New House Bill Puts Clean Car Progress at Risk

Statement by Michelle Robinson, Union of Concerned Scientists

Published Oct 11, 2017

WASHINGTON (October 11, 2017)—A new bill introduced by Representatives Debbie Dingell (D-MI) and Fred Upton (R-MI) would open new loopholes that would weaken fuel efficiency and emissions standards. Passing this bill would risk the progress we’ve made toward cleaner cars that use less oil and reduce global warming pollution, according to the Union of Concerned Scientists.

Below is a statement by Michelle Robinson, director of the Clean Vehicles program at UCS.

“Automakers promised to deliver cleaner cars, and for five years now, they’ve succeeded. We know they can meet and even exceed the standards set for them in the years ahead. Instead, they’re lobbying at every level to weaken the standards. This bill is just the latest giveaway to an industry looking to change the rules in the middle of the game.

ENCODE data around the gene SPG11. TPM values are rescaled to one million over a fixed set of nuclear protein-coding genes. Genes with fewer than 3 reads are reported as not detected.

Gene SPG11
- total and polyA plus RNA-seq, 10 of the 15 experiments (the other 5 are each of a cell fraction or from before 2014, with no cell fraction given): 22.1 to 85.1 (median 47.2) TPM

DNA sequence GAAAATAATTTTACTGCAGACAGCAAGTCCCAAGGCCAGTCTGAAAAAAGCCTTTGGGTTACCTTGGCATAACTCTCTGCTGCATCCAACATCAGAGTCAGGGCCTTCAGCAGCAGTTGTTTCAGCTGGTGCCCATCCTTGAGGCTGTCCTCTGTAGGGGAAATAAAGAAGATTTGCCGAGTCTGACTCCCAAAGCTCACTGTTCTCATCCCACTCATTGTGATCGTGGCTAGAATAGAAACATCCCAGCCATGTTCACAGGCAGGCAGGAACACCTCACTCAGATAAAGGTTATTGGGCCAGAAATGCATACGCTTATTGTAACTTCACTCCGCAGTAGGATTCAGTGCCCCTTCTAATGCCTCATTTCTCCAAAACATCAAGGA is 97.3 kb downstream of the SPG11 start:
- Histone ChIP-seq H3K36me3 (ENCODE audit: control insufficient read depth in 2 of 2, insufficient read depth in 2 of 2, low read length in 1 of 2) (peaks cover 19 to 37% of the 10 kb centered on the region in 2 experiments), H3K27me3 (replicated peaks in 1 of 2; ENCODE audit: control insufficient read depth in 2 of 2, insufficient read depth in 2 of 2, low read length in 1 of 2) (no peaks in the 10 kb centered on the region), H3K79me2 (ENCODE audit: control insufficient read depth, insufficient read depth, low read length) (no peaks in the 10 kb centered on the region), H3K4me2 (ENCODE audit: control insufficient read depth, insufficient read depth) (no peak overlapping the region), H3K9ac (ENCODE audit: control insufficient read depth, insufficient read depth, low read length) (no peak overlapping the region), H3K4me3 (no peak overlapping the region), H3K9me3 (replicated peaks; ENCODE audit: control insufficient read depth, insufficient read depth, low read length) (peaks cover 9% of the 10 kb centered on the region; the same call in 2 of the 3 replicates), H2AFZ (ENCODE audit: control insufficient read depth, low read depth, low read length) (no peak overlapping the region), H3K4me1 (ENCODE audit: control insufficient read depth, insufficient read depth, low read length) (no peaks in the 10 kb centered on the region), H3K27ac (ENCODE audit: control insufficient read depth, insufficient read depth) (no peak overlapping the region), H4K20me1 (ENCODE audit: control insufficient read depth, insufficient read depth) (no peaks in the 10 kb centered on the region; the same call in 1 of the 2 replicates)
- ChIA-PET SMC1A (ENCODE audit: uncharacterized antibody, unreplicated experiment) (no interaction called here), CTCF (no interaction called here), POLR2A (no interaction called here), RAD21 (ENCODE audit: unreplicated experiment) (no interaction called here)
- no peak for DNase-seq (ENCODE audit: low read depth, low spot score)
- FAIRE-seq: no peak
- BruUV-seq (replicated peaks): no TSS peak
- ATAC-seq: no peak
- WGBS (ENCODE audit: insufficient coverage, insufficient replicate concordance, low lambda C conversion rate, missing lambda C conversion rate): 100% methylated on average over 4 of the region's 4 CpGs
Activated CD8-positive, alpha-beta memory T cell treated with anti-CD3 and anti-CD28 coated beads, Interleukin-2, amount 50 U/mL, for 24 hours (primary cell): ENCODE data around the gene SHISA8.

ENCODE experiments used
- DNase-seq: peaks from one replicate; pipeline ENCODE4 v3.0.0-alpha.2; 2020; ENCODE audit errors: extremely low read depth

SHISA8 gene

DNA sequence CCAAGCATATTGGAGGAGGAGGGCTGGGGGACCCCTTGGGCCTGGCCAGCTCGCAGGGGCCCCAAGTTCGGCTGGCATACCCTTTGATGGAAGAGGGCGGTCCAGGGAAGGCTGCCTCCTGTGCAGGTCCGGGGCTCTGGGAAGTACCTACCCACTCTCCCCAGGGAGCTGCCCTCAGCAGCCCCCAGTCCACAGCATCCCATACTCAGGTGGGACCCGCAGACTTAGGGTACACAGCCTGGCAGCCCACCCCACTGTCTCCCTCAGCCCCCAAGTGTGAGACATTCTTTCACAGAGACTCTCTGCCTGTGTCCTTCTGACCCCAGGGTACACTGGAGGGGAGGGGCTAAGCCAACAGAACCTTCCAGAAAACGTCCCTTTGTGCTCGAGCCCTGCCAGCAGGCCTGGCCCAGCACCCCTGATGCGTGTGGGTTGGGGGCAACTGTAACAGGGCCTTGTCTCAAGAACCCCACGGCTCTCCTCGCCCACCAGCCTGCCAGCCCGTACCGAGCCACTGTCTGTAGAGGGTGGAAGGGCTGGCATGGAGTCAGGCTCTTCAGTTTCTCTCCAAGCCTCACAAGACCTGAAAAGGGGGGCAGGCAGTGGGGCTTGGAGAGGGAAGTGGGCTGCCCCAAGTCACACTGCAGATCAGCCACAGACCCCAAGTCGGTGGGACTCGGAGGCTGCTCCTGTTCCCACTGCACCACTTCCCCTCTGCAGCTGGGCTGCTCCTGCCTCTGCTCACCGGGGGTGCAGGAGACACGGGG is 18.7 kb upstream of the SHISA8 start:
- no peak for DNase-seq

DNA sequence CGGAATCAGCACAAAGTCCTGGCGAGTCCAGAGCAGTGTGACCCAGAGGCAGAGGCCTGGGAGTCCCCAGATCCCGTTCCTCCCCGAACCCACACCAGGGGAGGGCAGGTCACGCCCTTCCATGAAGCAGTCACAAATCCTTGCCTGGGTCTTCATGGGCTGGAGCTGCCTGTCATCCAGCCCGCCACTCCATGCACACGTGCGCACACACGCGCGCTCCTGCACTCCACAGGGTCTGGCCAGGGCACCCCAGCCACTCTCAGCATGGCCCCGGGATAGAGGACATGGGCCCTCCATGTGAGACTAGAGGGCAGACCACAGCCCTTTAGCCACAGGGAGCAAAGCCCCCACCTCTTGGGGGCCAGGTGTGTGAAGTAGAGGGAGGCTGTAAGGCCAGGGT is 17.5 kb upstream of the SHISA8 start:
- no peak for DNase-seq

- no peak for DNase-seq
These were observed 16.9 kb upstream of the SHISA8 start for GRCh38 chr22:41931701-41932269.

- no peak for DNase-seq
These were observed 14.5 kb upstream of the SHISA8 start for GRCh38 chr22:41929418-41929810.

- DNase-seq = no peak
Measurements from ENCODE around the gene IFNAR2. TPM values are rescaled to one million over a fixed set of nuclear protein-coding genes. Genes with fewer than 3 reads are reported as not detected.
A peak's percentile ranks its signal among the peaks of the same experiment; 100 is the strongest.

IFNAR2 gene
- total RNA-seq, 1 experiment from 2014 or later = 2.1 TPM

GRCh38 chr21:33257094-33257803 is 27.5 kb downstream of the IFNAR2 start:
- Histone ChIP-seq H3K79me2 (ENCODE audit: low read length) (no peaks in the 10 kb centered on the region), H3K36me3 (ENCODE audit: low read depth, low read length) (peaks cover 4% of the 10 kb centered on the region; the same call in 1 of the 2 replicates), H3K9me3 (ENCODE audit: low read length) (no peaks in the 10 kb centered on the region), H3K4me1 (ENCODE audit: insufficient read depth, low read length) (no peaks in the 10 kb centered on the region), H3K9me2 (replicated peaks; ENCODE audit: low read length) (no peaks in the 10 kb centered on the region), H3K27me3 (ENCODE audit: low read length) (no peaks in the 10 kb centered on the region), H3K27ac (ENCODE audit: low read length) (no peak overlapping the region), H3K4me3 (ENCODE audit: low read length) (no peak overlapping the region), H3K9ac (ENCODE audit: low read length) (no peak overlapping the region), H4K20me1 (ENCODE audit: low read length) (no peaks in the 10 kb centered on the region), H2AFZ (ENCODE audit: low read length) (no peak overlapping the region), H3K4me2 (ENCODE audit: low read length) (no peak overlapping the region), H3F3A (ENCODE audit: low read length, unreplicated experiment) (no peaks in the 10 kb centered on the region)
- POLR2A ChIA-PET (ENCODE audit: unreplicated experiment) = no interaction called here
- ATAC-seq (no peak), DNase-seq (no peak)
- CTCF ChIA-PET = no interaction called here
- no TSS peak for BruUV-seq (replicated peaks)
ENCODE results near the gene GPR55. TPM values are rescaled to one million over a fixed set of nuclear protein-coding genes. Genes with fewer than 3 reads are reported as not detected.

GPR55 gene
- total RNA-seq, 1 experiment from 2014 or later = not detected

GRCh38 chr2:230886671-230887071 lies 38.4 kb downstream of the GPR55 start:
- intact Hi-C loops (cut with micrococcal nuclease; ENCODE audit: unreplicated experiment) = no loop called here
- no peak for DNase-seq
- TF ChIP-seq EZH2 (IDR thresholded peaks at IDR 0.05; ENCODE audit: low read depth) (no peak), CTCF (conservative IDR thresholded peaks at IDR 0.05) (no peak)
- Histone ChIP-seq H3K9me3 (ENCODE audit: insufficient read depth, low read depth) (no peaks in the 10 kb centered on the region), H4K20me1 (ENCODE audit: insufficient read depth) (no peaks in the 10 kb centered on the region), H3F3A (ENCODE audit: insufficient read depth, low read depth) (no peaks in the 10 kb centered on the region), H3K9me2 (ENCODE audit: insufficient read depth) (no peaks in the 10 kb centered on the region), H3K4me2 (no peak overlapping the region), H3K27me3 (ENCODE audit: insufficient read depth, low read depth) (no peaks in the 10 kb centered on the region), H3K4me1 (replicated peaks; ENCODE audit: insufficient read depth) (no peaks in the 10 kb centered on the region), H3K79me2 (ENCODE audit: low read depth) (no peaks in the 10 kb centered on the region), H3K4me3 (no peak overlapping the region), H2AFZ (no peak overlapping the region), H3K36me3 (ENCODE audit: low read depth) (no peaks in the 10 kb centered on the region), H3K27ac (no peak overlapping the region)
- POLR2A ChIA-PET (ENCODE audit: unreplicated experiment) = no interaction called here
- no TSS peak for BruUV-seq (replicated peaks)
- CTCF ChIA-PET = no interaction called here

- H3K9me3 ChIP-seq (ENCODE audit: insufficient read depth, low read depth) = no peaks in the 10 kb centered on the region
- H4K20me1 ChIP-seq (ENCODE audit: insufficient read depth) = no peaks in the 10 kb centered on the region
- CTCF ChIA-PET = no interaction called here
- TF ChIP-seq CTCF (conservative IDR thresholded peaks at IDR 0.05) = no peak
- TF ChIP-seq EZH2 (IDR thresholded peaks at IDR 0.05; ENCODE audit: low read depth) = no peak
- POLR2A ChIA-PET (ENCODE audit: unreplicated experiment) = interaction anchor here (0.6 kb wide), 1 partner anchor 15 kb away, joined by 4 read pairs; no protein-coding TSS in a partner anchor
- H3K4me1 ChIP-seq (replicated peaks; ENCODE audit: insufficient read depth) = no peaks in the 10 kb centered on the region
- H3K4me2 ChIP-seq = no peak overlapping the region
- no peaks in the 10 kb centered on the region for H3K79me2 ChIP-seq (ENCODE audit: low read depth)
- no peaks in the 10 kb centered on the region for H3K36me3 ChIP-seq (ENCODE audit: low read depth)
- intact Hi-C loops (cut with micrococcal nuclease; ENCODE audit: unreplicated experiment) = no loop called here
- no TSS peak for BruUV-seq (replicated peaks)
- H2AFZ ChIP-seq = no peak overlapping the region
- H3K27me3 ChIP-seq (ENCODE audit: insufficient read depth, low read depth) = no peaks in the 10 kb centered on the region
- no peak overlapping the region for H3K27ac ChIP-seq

“Let’s be clear: if this bill passes, we’ll burn an extra 350 million barrels of oil, at a cost of $34 billion to America’s drivers—and dump an extra 155 million tons of global warming emissions into the air.

“There’s simply no reason to let automakers out of the commitments they’ve made—commitments we know they can meet. Strong standards have been a success with benefits for drivers and the climate while the auto industry is enjoying record sales. Instead of paying lobbyists to weaken the standards through efforts like this legislation that will roll back progress, the industry should keep paying engineers to innovate and move us forward.”